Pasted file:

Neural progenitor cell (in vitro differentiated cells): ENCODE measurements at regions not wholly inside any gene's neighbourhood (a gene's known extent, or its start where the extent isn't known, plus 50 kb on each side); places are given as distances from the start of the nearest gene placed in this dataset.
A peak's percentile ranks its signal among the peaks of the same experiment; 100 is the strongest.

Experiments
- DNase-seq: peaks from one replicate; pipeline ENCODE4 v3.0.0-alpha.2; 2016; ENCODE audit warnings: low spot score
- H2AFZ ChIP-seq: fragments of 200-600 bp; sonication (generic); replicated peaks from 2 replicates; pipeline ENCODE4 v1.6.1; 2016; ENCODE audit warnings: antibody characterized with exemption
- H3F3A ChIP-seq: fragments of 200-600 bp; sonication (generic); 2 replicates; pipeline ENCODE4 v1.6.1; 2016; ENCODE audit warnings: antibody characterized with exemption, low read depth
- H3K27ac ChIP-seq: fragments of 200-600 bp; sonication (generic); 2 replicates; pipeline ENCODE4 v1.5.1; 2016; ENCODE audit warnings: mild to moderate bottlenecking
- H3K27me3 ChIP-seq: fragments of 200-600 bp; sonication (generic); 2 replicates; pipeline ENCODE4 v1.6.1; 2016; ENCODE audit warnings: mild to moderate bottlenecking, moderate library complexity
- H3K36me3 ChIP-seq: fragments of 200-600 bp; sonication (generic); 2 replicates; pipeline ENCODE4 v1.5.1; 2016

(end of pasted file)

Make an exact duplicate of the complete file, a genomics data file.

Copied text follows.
Neural progenitor cell (in vitro differentiated cells): ENCODE measurements at regions not wholly inside any gene's neighbourhood (a gene's known extent, or its start where the extent isn't known, plus 50 kb on each side); places are given as distances from the start of the nearest gene placed in this dataset.
A peak's percentile ranks its signal among the peaks of the same experiment; 100 is the strongest.

Experiments
- DNase-seq: peaks from one replicate; pipeline ENCODE4 v3.0.0-alpha.2; 2016; ENCODE audit warnings: low spot score
- H2AFZ ChIP-seq: fragments of 200-600 bp; sonication (generic); replicated peaks from 2 replicates; pipeline ENCODE4 v1.6.1; 2016; ENCODE audit warnings: antibody characterized with exemption
- H3F3A ChIP-seq: fragments of 200-600 bp; sonication (generic); 2 replicates; pipeline ENCODE4 v1.6.1; 2016; ENCODE audit warnings: antibody characterized with exemption, low read depth
- H3K27ac ChIP-seq: fragments of 200-600 bp; sonication (generic); 2 replicates; pipeline ENCODE4 v1.5.1; 2016; ENCODE audit warnings: mild to moderate bottlenecking
- H3K27me3 ChIP-seq: fragments of 200-600 bp; sonication (generic); 2 replicates; pipeline ENCODE4 v1.6.1; 2016; ENCODE audit warnings: mild to moderate bottlenecking, moderate library complexity
- H3K36me3 ChIP-seq: fragments of 200-600 bp; sonication (generic); 2 replicates; pipeline ENCODE4 v1.5.1; 2016